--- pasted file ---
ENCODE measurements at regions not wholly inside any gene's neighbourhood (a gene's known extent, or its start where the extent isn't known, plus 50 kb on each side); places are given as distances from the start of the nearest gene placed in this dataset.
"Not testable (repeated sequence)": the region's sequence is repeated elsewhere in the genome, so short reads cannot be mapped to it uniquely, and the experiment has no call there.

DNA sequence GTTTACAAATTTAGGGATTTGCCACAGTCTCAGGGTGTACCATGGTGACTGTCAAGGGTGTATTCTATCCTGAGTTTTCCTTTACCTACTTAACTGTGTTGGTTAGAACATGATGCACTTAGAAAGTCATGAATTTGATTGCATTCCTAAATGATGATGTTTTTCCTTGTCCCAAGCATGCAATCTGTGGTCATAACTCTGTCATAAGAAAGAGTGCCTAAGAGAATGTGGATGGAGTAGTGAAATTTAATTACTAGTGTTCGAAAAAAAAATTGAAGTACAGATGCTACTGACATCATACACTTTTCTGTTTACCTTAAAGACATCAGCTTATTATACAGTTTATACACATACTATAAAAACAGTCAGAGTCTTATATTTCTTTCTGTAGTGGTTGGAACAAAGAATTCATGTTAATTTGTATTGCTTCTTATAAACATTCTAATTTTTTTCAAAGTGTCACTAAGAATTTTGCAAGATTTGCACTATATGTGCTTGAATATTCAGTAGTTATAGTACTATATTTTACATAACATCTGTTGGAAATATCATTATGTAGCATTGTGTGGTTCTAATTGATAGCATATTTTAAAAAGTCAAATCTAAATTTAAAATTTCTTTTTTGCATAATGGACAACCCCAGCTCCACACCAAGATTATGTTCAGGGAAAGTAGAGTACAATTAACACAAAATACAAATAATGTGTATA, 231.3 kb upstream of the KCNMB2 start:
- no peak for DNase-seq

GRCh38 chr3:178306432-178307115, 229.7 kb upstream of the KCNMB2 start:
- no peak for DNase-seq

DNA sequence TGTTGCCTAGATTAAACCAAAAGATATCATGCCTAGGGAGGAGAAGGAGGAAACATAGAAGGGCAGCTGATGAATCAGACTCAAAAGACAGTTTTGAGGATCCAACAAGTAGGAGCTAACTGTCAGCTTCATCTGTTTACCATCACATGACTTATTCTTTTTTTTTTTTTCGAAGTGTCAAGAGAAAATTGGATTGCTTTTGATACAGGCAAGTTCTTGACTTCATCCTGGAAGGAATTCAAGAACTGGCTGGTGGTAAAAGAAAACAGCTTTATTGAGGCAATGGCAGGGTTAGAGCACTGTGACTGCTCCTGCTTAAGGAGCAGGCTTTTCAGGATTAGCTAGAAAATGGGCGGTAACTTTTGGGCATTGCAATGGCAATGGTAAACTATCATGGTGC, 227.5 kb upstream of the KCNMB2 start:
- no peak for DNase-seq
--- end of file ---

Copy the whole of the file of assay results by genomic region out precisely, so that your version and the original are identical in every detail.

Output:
ENCODE measurements at regions not wholly inside any gene's neighbourhood (a gene's known extent, or its start where the extent isn't known, plus 50 kb on each side); places are given as distances from the start of the nearest gene placed in this dataset.
"Not testable (repeated sequence)": the region's sequence is repeated elsewhere in the genome, so short reads cannot be mapped to it uniquely, and the experiment has no call there.

DNA sequence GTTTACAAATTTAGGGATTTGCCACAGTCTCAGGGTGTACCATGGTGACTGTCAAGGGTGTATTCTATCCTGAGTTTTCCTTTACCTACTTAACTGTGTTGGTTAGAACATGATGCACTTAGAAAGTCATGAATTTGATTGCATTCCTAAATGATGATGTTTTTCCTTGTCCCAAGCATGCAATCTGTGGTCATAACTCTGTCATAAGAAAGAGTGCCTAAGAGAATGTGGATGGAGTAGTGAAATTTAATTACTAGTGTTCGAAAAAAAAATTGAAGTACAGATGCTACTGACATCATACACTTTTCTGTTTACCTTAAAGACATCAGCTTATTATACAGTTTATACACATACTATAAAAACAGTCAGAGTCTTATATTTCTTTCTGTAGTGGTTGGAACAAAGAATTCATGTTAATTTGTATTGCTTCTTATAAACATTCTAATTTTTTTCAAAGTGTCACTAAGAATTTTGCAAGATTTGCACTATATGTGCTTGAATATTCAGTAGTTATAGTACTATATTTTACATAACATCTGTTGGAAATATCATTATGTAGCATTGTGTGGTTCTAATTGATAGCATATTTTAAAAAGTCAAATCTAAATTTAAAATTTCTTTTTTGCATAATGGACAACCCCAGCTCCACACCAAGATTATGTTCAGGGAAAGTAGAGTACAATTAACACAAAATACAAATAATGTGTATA, 231.3 kb upstream of the KCNMB2 start:
- no peak for DNase-seq

GRCh38 chr3:178306432-178307115, 229.7 kb upstream of the KCNMB2 start:
- no peak for DNase-seq

DNA sequence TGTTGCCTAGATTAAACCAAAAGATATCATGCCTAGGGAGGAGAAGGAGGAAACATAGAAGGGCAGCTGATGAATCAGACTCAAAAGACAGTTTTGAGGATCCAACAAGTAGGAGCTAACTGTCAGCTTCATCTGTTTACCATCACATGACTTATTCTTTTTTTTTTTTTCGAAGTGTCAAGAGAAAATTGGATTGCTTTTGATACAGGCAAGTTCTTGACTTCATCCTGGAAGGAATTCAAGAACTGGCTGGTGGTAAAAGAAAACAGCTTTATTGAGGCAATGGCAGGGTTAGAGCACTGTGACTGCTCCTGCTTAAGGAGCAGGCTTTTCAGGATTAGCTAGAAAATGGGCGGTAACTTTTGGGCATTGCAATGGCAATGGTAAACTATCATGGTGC, 227.5 kb upstream of the KCNMB2 start:
- no peak for DNase-seq